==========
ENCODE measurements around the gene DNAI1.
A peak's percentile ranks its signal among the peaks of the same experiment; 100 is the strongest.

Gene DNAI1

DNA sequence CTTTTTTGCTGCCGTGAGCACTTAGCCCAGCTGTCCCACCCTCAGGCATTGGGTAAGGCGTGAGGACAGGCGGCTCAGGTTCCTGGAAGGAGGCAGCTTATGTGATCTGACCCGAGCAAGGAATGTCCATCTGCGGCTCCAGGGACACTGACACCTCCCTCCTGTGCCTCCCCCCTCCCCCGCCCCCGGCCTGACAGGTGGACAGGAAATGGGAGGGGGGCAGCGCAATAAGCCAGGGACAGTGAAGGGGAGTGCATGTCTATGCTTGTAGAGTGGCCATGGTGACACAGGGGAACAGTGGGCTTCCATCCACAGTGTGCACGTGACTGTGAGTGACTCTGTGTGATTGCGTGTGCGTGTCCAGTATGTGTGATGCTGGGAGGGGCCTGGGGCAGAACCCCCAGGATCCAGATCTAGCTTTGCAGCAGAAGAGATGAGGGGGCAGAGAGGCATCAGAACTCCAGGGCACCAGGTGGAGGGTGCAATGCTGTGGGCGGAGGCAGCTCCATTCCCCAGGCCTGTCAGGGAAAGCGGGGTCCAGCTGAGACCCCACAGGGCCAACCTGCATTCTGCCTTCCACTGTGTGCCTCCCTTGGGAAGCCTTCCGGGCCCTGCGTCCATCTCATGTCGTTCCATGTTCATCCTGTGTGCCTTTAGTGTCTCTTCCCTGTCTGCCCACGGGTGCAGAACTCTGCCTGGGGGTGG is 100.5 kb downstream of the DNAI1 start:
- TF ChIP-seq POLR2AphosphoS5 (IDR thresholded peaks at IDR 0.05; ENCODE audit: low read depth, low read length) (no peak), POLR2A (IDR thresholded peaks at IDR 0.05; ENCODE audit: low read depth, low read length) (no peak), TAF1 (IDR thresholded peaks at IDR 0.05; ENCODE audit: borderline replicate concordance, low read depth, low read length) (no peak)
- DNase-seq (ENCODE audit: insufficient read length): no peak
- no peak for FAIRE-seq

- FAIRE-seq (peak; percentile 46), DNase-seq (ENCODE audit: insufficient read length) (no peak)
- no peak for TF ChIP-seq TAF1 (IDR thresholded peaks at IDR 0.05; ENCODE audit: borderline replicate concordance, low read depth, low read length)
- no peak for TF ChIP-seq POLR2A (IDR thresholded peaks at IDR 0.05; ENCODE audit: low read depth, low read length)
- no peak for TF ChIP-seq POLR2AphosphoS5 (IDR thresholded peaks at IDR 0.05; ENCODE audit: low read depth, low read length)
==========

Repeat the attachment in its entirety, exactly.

ENCODE measurements around the gene DNAI1.
A peak's percentile ranks its signal among the peaks of the same experiment; 100 is the strongest.

Gene DNAI1

DNA sequence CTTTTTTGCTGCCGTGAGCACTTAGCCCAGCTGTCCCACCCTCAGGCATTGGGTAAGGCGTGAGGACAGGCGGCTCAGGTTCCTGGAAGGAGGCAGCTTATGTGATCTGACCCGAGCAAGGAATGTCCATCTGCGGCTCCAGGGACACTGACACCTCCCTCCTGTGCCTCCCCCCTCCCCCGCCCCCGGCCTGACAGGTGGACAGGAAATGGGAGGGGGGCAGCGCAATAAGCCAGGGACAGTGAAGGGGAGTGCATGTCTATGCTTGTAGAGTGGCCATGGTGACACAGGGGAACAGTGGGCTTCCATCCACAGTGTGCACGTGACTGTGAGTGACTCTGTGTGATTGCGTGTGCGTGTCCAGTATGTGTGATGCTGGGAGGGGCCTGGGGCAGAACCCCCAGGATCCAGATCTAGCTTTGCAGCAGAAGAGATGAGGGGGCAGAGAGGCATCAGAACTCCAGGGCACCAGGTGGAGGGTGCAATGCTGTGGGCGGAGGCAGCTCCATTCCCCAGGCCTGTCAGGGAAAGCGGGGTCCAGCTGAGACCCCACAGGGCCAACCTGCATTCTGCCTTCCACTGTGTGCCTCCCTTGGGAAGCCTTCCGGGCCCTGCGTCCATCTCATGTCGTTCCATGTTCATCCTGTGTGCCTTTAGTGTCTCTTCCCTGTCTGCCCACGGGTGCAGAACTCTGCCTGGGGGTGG is 100.5 kb downstream of the DNAI1 start:
- TF ChIP-seq POLR2AphosphoS5 (IDR thresholded peaks at IDR 0.05; ENCODE audit: low read depth, low read length) (no peak), POLR2A (IDR thresholded peaks at IDR 0.05; ENCODE audit: low read depth, low read length) (no peak), TAF1 (IDR thresholded peaks at IDR 0.05; ENCODE audit: borderline replicate concordance, low read depth, low read length) (no peak)
- DNase-seq (ENCODE audit: insufficient read length): no peak
- no peak for FAIRE-seq

- FAIRE-seq (peak; percentile 46), DNase-seq (ENCODE audit: insufficient read length) (no peak)
- no peak for TF ChIP-seq TAF1 (IDR thresholded peaks at IDR 0.05; ENCODE audit: borderline replicate concordance, low read depth, low read length)
- no peak for TF ChIP-seq POLR2A (IDR thresholded peaks at IDR 0.05; ENCODE audit: low read depth, low read length)
- no peak for TF ChIP-seq POLR2AphosphoS5 (IDR thresholded peaks at IDR 0.05; ENCODE audit: low read depth, low read length)